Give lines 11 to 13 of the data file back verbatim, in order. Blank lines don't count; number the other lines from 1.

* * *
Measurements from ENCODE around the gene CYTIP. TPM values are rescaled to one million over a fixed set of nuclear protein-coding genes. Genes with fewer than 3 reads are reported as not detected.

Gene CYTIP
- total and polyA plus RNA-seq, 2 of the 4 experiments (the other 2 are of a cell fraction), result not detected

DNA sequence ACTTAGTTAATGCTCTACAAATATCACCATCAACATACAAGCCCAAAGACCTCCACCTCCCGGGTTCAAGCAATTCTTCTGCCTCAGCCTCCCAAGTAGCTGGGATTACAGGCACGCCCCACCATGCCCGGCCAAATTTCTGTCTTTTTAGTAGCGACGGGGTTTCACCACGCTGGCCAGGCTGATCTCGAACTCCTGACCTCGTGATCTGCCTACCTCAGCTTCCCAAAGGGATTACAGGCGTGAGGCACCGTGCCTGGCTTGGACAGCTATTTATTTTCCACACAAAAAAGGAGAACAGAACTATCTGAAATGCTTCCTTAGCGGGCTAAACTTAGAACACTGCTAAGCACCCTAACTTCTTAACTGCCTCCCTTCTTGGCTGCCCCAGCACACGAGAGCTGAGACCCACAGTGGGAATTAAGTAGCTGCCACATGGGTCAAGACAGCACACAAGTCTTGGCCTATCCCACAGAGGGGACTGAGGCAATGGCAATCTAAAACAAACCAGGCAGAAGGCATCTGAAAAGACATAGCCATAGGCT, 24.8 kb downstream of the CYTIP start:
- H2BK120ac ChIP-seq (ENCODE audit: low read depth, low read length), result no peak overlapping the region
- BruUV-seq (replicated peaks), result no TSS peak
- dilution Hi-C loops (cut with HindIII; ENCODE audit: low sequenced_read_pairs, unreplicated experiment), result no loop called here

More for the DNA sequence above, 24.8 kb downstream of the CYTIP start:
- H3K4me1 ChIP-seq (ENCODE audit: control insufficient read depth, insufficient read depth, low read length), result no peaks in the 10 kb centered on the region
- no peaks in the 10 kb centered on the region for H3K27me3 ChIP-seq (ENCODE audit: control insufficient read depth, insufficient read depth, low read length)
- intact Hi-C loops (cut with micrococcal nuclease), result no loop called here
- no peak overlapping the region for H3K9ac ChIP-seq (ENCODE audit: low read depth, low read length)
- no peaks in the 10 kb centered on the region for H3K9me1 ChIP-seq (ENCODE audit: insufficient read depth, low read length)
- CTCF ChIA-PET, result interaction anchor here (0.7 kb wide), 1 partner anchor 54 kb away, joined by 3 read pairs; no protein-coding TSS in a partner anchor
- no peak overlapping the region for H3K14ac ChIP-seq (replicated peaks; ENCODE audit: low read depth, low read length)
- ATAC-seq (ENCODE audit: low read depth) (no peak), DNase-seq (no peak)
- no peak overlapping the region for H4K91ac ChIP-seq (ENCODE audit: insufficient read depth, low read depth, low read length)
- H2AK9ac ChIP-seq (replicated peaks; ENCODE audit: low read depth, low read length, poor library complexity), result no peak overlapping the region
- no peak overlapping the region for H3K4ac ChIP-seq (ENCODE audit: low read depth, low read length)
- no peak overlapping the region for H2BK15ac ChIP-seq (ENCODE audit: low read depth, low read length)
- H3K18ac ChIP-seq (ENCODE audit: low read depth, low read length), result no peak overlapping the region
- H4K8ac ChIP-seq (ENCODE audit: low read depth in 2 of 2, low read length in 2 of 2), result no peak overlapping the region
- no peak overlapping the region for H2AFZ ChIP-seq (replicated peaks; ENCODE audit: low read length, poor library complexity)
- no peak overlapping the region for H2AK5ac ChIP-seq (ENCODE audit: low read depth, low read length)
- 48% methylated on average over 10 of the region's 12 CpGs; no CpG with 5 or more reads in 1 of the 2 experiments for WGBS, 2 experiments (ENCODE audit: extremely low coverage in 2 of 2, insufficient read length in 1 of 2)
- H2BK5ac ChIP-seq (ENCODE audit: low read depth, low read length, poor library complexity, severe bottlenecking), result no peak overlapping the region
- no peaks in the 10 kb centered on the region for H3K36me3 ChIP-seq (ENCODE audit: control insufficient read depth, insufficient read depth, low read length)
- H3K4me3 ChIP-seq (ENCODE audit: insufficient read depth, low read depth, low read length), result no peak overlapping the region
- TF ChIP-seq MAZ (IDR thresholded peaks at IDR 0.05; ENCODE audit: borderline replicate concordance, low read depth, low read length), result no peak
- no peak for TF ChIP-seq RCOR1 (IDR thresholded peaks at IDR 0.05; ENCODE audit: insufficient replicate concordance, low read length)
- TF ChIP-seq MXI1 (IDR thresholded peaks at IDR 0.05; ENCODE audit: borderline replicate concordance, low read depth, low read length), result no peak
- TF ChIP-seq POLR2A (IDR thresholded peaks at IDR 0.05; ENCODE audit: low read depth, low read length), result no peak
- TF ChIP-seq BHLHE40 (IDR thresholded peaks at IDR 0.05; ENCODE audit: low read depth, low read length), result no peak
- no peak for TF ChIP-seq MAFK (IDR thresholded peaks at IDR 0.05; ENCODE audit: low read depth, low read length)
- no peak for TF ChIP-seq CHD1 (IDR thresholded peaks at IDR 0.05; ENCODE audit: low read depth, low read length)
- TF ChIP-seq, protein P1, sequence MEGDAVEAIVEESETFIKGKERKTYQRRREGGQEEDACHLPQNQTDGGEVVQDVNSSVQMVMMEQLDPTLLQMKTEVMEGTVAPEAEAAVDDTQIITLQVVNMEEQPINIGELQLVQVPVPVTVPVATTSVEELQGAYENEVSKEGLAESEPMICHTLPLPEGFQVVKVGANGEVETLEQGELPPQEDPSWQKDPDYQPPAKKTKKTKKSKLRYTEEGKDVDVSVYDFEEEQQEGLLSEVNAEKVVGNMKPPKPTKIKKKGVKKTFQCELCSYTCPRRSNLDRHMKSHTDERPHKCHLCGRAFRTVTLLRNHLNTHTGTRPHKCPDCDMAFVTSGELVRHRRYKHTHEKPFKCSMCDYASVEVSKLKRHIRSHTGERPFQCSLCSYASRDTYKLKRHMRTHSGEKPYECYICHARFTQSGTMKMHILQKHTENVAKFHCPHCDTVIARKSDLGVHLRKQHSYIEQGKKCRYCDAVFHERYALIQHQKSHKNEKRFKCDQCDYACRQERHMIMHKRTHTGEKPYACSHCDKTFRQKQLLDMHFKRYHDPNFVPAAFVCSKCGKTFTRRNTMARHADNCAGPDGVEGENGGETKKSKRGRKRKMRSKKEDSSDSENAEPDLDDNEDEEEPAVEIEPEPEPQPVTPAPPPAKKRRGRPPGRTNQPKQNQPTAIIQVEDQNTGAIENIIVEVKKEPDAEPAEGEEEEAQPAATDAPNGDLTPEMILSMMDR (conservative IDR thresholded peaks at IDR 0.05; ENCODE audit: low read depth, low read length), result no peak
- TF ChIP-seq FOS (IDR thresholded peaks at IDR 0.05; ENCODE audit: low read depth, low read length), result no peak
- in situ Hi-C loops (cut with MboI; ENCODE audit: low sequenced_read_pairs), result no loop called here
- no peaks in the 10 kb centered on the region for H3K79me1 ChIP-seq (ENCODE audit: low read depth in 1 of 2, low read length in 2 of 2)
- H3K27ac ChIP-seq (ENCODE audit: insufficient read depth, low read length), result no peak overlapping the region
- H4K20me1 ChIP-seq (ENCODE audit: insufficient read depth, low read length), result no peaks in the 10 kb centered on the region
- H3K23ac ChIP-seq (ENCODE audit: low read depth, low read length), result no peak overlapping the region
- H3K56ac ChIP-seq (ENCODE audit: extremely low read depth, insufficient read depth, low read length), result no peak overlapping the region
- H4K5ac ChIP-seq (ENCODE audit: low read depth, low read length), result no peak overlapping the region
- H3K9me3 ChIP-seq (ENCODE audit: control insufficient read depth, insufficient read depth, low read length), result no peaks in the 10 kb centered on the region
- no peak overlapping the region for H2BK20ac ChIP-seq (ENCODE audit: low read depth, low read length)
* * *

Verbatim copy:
- intact Hi-C loops (cut with micrococcal nuclease), result no loop called here
- no peak overlapping the region for H3K9ac ChIP-seq (ENCODE audit: low read depth, low read length)
- no peaks in the 10 kb centered on the region for H3K9me1 ChIP-seq (ENCODE audit: insufficient read depth, low read length)